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Finnish startup scene

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Title: Finnish startup scene  
Author: World Heritage Encyclopedia
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Subject: Economy of Finland, Aaltoes, Finnishness, Management by perkele, List of radio stations in Finland
Collection: Economy of Finland
Publisher: World Heritage Encyclopedia

Finnish startup scene

The startup scene in Finland has given birth to products such as Linux and Angry Birds.


  • History 1
    • The early days 1.1
    • The dot-com bubble 1.2
    • Life after dot-com 1.3
  • 2007 till the present 2
  • Venture Capital 3
  • Official status 4
  • Companies 5
  • Notes 6
  • External links 7


Entrepreneurship itself in Finland is quite an old phenomenon. However, as everywhere else, first startups appeared in the early 1990s and some faced demise with the end of dot-com bubble in early 2000.

The early days

Prior to 1995, one of the key influencers was the Finnish demo scene that gathered together people interested in burgeoning technology. Companies like Hybrid Graphics,[1] Riot-E[2] and many others have roots in the demo scene.

The dot-com bubble

The time of dot-com bubble in USA was around 1995-2000.[3] The bubble has had a major impact on the Finnish start-up ecosystem. One of the most well-known dot-com companies, together with Riot E, was IObox.[4] IObox Oy was a Finnish mobile and web portal[5] operator. Formed in 1999, the dot-com company became part of Telefónica Mobile. At a sale price of $250m (€230m) in 2000, IObox represented the largest venture capital exit in Finland until the sale of MySQL AB[6] in 2008 for $1bn (€670m).

MySQL was another start-up that was built in the middle of the dot-com bubble. The company was founded in 1995 and the first version of MySQL was released in 1996.

Life after dot-com

The period starting from 2003 and ending roughly around 2006 was a post-dot-com recovery time for the Finnish start-up ecosystem. One of the key players in the ecosystem at that time was Sulake, which was started in 2001, but had its most important actions took place after registering as Sulake Corporation in 2003.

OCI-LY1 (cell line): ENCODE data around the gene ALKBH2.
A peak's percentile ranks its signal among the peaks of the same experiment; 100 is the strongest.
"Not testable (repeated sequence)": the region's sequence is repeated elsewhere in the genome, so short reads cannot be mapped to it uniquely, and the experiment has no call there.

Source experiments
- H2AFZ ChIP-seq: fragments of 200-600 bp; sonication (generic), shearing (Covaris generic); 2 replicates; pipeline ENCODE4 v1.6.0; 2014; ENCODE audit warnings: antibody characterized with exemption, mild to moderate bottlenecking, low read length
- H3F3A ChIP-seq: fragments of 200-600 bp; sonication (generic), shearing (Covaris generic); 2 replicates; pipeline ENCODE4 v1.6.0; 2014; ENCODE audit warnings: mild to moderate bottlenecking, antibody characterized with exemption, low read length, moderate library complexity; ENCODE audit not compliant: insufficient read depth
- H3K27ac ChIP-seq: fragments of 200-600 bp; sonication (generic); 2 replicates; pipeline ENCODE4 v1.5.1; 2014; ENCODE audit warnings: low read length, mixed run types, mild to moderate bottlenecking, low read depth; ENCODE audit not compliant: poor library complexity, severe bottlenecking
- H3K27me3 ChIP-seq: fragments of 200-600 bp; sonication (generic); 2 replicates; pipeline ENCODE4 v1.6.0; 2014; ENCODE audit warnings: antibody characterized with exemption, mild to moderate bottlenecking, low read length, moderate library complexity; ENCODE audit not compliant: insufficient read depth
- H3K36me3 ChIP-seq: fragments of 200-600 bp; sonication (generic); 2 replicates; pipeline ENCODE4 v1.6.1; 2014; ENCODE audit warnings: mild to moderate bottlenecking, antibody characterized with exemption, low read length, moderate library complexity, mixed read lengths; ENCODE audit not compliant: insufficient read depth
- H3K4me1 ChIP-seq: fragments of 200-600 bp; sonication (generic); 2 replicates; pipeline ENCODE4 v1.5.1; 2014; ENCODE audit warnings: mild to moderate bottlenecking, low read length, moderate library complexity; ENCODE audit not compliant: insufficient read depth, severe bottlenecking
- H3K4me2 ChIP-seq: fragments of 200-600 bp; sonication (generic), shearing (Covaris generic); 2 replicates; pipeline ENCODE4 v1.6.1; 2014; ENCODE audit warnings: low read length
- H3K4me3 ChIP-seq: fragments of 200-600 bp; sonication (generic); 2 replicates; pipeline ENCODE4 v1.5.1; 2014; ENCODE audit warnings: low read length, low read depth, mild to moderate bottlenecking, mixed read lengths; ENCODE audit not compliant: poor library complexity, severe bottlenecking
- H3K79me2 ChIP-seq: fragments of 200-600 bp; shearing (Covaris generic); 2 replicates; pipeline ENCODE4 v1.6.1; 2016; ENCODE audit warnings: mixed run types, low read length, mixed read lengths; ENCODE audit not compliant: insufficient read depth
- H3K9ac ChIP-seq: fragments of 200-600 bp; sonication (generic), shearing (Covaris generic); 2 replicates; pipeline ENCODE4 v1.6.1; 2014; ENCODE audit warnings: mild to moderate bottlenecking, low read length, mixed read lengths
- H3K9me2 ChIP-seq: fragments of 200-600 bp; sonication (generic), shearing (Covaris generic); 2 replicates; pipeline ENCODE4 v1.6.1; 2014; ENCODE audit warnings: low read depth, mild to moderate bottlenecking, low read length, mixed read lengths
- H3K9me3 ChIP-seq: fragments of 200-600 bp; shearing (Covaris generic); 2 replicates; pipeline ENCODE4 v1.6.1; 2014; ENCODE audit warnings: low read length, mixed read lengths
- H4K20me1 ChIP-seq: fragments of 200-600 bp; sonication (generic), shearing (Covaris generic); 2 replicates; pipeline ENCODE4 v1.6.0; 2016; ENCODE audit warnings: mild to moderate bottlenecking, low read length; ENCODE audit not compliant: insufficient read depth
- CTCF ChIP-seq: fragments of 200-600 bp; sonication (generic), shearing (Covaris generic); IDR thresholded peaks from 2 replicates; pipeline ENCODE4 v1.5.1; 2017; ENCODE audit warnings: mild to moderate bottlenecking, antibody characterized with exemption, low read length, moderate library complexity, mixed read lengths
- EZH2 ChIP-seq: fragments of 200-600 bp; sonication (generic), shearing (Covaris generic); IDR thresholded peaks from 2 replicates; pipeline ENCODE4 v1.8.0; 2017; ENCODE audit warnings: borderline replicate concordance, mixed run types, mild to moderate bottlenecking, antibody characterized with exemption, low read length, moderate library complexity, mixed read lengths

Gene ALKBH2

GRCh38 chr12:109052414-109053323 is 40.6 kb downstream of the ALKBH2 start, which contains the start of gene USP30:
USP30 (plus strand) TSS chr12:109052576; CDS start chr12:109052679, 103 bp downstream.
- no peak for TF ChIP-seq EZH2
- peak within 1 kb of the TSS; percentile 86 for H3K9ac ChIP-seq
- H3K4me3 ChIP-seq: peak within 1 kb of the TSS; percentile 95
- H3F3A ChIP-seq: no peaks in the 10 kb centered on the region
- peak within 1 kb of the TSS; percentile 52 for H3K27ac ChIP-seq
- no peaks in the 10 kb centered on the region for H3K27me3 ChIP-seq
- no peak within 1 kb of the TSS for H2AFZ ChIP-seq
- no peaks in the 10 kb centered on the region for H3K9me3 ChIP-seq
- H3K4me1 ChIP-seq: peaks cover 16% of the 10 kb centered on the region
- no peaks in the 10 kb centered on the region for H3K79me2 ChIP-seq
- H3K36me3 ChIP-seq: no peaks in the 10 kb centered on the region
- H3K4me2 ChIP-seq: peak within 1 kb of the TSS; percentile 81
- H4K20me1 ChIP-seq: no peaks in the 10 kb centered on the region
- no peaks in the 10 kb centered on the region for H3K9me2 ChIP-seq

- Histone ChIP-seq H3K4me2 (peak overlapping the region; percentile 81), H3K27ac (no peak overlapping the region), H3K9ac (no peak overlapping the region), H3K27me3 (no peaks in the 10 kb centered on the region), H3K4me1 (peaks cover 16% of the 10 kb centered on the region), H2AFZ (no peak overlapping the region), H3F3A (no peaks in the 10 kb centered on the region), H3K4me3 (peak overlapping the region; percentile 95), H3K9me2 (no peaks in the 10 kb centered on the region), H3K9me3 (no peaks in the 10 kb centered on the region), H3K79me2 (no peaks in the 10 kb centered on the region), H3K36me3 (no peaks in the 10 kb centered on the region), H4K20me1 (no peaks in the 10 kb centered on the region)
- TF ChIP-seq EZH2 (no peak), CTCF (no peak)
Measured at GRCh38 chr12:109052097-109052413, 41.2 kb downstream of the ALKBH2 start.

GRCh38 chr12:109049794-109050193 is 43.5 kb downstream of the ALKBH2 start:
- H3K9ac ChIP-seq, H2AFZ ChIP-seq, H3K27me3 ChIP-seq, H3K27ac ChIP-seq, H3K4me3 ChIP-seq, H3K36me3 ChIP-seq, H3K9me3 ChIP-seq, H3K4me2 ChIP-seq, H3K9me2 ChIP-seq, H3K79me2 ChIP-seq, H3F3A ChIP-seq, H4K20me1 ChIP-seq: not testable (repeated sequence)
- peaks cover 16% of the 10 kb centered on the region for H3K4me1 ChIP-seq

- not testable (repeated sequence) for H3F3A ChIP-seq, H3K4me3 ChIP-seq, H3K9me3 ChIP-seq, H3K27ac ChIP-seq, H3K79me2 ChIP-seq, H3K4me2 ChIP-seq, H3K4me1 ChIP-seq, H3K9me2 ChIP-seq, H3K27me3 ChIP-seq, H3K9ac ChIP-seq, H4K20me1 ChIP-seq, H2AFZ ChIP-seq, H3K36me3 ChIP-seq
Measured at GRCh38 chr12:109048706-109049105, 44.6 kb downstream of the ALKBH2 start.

Aula movement was one of the key events in 2006 gathering people from different backgrounds to talk about social software.[7] This software community was the beginning of companies like Jaiku (later acquired by Google[8]) and Dopplr (later acquired by Nokia[9]).

2007 till the present

This period is characterized by the rise of a grassroots student movement initiated by Aaltoes, the emergence of a new wave of start-up entrepreneurs as well as creation of ArcticStartup, a local media 100% dedicated to covering the start-up scene in the Nordic and Baltic region.

Aaltoes, or Aalto Entrepreneurship Society, was founded in 2009 by a disciplinary group of students from the three founding schools of Aalto University. Currently, Aaltoes remains student-run and non-profit, while maintaining the largest startup community in Finland.

As in Silicon Valley most startups in Finland are IT related. Recently, however, companies developing physical end-products has risen. Notable examples include Jalo Helsinki[10] and Uploud Audio.[11] Former producing fire alarms while the latter producing nice looking loudspeakers.

Since its launch in January 2013, Finnish startups have been tracked and ranked by The site tracks over 600 Finland-based startups and publishes a monthly chart of the companies, based on their online visibility.

Venture Capital

In 2009 Finland was second largest investor in early stage startups in Europe measured by Venture capital as a percentage of GDP.[12]

Official status

Finnish member of Parliament Lasse Männistö has established a startup group inside the Finnish parliament.[13]



  1. ^ Hybrid Graphics
  2. ^ Riot-E
  3. ^ Dot-com bubble
  4. ^ Iobox
  5. ^ Web portal
  6. ^ MySQL AB
  7. ^ (
  8. ^
  9. ^
  11. ^ – Uploud Audio
  12. ^
  13. ^ Eduskuntaan startup-tiimi | TEK (Finnish) Google translation (English)

External links

  • Aalto Entrepreneurship Society
  • Aalto Venture Garage
  • Startup100 Finland
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